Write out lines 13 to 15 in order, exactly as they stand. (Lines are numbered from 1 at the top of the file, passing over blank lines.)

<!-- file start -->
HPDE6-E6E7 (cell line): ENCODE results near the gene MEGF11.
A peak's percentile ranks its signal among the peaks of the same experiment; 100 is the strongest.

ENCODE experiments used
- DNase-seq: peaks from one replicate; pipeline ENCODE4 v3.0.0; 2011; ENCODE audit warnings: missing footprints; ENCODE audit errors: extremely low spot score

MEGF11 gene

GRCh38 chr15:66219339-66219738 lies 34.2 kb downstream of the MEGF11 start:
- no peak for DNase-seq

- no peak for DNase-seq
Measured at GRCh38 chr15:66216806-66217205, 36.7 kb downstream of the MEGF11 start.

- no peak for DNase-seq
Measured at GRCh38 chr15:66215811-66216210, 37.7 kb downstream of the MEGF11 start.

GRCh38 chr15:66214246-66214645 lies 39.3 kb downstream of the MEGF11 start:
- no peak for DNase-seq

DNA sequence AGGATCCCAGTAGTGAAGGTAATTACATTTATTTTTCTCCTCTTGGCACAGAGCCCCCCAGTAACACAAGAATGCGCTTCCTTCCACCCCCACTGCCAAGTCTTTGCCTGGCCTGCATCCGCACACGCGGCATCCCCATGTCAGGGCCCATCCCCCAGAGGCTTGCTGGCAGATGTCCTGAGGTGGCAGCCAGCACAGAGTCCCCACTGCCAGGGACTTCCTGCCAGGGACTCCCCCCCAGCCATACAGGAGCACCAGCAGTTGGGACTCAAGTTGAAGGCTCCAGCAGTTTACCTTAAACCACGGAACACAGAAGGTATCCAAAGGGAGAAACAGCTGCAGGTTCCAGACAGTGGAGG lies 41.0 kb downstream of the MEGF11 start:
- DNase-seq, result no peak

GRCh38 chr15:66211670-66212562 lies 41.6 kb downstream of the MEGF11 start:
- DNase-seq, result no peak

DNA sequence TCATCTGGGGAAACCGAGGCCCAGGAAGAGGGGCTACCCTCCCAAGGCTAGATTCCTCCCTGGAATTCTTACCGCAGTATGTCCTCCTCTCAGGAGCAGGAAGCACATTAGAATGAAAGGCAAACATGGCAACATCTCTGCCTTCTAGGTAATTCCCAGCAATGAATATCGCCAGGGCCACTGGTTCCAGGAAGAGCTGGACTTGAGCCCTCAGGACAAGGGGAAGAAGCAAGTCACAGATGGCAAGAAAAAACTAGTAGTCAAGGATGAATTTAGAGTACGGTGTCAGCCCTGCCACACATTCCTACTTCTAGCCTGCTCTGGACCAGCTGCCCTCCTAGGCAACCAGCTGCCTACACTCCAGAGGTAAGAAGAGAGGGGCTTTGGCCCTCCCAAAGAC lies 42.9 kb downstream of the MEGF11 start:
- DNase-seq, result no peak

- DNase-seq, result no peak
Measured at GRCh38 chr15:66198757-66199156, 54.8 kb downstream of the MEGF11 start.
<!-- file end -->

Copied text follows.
- no peak for DNase-seq

DNA sequence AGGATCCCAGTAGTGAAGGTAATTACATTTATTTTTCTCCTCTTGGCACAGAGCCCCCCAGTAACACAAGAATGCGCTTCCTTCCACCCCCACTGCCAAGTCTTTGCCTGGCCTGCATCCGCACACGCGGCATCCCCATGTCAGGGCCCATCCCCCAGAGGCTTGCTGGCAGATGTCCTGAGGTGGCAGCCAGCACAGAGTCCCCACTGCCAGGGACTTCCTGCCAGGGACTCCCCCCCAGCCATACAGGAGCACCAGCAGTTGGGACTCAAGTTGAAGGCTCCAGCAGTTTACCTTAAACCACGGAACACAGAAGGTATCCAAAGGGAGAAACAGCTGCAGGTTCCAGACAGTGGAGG lies 41.0 kb downstream of the MEGF11 start:
- DNase-seq, result no peak